Look at the Future

Look at the Future

By Ron Leach, Publisher

A leading software company and a respected market research/consulting firm recently shared their vision on upcoming technological developments, market trends, and anticipated consumer behavior that will influence the future of digital photography. Corel Corporation's software solutions are popular with both consumers and professional photographers, while Future Image focuses its research expertise through conferences and information services. Both firms share some common views as to how the ongoing evolution of digital imaging solutions will impact those of us who create, share and enjoy photography in the months and years ahead.

Here are some interesting forecasts with regard to the consumer, professional, and business markets: By 2007, over 80% of "home image takers" will have more than 5,000 photo and video files stored on their computers; by 2008, these image takers will have uploaded images to at least three online services; and by 2010, 80% of knowledgeable workers will actively manipulate their photo or video images on a weekly basis.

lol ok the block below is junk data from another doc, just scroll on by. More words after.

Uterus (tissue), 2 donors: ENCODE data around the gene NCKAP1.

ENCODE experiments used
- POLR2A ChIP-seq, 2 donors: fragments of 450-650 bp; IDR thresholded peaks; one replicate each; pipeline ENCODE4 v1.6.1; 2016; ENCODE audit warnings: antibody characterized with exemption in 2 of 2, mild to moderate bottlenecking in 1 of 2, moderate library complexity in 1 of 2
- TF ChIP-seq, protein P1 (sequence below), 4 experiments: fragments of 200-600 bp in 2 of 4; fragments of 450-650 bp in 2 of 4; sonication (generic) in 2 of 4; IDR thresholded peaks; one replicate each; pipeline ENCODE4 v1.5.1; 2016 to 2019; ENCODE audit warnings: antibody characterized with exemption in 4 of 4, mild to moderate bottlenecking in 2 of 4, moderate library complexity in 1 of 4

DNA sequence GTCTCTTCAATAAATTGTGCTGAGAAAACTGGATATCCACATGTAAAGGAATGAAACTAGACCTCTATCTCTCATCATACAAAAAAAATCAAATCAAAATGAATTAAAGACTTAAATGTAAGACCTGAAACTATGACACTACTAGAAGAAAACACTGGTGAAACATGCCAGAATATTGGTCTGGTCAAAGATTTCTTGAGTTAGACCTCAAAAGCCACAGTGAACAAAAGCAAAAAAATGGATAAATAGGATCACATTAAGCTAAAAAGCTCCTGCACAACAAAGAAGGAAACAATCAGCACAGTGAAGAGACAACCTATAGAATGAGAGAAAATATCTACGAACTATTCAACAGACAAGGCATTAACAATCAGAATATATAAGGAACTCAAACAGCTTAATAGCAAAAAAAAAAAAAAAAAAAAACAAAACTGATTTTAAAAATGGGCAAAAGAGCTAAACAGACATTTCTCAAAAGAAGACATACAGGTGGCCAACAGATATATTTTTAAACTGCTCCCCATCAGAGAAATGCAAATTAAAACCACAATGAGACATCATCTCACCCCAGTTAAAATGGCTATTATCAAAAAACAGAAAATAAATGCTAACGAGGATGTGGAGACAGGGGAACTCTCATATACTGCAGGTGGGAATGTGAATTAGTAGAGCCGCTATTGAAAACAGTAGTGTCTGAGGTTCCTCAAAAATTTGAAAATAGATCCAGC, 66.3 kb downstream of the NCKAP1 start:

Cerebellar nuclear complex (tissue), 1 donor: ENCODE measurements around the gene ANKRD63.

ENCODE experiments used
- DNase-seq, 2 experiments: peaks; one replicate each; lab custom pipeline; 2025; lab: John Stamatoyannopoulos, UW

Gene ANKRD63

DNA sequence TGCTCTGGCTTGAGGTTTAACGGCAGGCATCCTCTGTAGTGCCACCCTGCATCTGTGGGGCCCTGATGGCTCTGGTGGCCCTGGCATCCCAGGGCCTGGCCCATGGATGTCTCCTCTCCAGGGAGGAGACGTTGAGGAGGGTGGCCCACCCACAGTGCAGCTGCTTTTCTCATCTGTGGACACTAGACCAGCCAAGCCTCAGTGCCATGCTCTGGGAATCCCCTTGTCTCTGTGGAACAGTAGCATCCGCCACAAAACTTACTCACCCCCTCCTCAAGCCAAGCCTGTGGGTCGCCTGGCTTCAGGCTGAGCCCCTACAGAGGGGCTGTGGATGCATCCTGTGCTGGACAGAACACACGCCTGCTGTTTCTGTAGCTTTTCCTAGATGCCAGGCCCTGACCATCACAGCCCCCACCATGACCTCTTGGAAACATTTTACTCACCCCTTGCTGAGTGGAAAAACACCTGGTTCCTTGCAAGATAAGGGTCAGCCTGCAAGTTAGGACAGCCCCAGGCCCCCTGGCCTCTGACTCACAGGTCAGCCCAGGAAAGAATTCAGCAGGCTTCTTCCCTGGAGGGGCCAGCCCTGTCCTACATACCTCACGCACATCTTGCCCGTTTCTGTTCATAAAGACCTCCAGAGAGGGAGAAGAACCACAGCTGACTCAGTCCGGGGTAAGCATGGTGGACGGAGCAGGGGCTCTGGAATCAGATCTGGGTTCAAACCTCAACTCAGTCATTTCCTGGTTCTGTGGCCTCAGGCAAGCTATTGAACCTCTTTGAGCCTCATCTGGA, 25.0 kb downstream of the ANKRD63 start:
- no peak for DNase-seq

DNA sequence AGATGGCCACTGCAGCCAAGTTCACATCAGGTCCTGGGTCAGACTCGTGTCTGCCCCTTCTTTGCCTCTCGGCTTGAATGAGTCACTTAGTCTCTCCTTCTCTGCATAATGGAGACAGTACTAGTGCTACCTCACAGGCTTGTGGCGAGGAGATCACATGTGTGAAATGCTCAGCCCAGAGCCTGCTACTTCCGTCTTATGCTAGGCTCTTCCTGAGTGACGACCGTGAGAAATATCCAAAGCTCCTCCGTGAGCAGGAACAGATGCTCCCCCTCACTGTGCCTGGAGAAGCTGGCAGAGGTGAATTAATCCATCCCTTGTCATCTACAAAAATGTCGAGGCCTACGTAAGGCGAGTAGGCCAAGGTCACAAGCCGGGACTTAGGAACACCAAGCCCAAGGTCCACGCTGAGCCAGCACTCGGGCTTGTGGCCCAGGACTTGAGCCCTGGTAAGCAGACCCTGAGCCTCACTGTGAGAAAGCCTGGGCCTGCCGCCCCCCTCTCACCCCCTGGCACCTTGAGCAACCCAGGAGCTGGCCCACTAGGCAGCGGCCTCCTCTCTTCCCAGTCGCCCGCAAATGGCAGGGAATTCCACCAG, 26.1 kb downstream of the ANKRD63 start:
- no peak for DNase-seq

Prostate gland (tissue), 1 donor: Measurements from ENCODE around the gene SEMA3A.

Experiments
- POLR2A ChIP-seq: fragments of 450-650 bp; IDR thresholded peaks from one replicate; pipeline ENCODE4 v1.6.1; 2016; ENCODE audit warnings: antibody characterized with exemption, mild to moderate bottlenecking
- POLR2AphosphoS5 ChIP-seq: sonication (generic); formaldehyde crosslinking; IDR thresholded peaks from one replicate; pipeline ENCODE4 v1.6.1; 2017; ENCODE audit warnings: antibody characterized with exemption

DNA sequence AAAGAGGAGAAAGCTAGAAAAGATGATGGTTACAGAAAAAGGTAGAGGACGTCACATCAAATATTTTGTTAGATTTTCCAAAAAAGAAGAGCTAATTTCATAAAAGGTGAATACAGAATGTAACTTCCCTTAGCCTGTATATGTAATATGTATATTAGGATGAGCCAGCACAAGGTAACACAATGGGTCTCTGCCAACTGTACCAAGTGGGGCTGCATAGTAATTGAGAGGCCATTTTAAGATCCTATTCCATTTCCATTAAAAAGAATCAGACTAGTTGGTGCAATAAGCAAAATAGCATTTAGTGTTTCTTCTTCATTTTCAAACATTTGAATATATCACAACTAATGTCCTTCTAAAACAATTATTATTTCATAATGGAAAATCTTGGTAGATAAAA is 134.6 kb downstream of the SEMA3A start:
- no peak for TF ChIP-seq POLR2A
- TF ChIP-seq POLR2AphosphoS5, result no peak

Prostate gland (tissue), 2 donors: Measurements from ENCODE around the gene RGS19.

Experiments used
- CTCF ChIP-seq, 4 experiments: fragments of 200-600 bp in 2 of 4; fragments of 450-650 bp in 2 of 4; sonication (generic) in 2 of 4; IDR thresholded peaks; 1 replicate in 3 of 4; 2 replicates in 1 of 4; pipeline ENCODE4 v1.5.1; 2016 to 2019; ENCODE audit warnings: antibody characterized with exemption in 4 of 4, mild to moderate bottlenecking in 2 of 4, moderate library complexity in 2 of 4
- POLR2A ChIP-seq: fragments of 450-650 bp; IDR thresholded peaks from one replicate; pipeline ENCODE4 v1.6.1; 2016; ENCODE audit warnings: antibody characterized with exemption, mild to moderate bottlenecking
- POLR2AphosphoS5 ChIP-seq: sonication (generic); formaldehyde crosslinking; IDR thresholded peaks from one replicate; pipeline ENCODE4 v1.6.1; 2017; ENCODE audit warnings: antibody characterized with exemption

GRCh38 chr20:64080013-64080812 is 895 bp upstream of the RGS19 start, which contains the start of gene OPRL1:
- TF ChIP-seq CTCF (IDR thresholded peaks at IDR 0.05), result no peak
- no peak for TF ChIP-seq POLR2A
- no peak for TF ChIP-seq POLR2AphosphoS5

Expectations for emerging technologies include the prediction that, by 2008, the mainstream standard for point-and-shoot digital cameras will be models offering 10-megapixel resolution and 10X optical zoom capabilities. By late 2007, camera phones in the U.S. are expected to feature the specs that were common not too many years ago with point-and-shoot cameras: 3-megapixel resolution and 3X optical zoom. As is typically the case when technological innovation spurs the introduction of new product configurations, we can anticipate less standardization--not more--as manufactures in various categories push the envelope with regard to the utility and form factor of image --capturing devices.

It shouldn't be surprising to hear (given the increasing popularity of RAW file formats) that we are already witnessing the end of JPEG as the overwhelming imaging standard.

According to Blaine Mathieu, GM of Corel's Digital Imaging Business Unit, software solutions must place a high priority on helping users confront the growing "digital shoebox" dilemma so that their images are more accessible and easier to find and share with others--both in the home and work environments.

We will keep our eye on emerging trends and technologies of interest to digital photographers, and update you regularly in the months ahead.

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